A fresh mindset is needed to address the coaching issue

EACH time the Indian Hockey Federation appoints a new coach a debate is triggered off.

EACH time the Indian Hockey Federation appoints a new coach a debate is triggered off. Small wonder, then, the nominations of Rajinder Singh (Jr) along with Narenderpal Singh and Romeo James for the Sultan Azlan Shah tournament evoked a lively discussion. That the selection was only for the Kuala Lumpur tournament clearly increased speculation over the future course of action of the IHF. With the World Cup in Germany — for which India is an automatic qualifier — only a year away, the temporary appointments may well queer the pitch.

As far as the credentials go, three of the two in the panel — Rajinder Singh (Jr) and Romeo James — have donned the India colours in the Olympics, Asian Games and Asian Championships. But a disquieting aspect is that none of them has handled a senior national team in an international event. Rajinder's litmus test came in the National Championship in which the Punjab and Sind Bank, coached by him, annexed the Rangaswamy Cup. Narenderpal Singh won acclaim for piloting Hyderabad Sultans — which included Pakistani ace Sohail Abbas and which was led by Indian skipper Dilip Tirkey — to the top of the podium in the inaugural Premier Hockey League in Hyderabad.

However, the IHF is bound to select the coach by evaluating international results more than the performance of coaches in domestic competitions. It will be a horrendous mistake to assume that the Azlan Shah tournament is an insignificant competition, where the outcome has no real value. On the contrary, the event has grown tremendously in stature, ranking next only to the prestigious Champions Trophy organised by the FIH every year. India's image was sullied last year when an experimental squad finished last in the seven-nation event. The decision to field such a team came in for sharp criticism from all round, notably from the host nation, which depends so much on the Indian performance to keep the turnstiles moving.

In contrast, Australia used the event as a starting block for its Olympic campaign. Not only did the team surge into splendid rhythm beating Pakistan in the final but also went on to win its first ever Olympic men's hockey gold medal at Athens. The Germans and the Spaniards also have regarded the competition in Malaysia as fertile testing ground for their best possible combinations.

With the guessing game still on about the future of coaches, it is difficult to refrain from remembering the sad chapters of those coaches taken to the altar whenever the team fumbled in a high-profile competition. If any chronicler carefully catalogues the coaches so dismissed, India may take pole position among all major hockey playing countries. True, coaches are changed, or sacked, even in countries like the Netherlands, Germany and Australia but nowhere does the issue produce extreme reactions, rancour and recrimination. Ever heard of a coach changed midway in a World Cup? Or a coach sacked even before the euphoria of a gold medal triumph at the 1998 Asian Games could sink in?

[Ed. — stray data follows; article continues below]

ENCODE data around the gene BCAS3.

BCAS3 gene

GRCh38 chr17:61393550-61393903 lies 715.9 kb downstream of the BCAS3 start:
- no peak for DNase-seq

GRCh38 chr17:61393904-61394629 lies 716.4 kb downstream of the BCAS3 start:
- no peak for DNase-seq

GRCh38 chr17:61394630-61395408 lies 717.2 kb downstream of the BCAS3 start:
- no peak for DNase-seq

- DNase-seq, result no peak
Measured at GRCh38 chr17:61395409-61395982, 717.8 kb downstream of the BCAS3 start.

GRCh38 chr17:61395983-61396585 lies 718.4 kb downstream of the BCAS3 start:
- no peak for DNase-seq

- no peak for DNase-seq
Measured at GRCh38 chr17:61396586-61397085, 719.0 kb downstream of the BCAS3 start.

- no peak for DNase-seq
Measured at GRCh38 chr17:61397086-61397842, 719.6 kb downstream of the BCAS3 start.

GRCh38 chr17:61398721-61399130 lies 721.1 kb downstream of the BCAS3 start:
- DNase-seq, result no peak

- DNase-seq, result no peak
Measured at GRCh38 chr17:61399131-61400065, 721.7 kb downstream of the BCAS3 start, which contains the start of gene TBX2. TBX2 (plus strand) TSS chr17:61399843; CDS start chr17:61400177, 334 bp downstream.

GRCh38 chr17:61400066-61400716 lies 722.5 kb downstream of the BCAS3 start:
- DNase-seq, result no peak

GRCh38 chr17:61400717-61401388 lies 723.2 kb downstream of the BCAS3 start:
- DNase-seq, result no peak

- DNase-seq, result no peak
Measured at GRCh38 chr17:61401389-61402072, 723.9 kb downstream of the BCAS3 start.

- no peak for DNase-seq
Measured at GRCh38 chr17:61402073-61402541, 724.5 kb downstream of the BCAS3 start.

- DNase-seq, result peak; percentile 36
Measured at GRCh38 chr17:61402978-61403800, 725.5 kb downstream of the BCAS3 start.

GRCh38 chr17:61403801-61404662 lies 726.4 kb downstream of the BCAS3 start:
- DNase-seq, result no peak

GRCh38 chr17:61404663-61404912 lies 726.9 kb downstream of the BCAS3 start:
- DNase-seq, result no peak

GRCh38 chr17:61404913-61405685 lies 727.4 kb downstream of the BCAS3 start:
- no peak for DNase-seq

Nobody would be convinced with the explanation that such happenings are aberrations. There has to be a total attitudinal change in the administration towards coaches. Unfortunately, the history of Indian hockey is replete with instances of coaches being made scapegoats. The first experiment with a foreign coach ended in a fiasco after the Athens Olympiad. How many coaches on the international scene today will come forward to accept India's offer without a trace of scepticism is a difficult question to answer at this point.

The complex task before Rajinder Singh (Jr) is all too evident when studied against the murky background of coaches and their unsure tenure in India. Singh has struck the right note saying that he had taken the job in all humility and as an honour. He has to fight several constraints though, the major one being the time factor. The team went into first session with just less than a month left for the competition.

Rajinder Singh (Jr) has to match wits with top coaches like Barry Dancer. On the positive side, interacting with some of them will go a long way in opening up new vistas in training. Cedric D'Souza earned the respect and admiration of many of the foreign coaches because they acknowledged his perception on various aspects of training and coaching. He shared a beautiful, enduring working relationship with the German, Paul Lissek.

It is a pity that the IHF was compelled to look for new faces. The logical step would have been to continue with Jagbir Singh who was associated with the team from last year. But Jagbir's reluctance to give up the role of a commentator in the news media — an unacceptable pre-condition for the IHF — created a vacuum. Now that the issue is settled for the moment, the focus should shift to the team's training in New Delhi.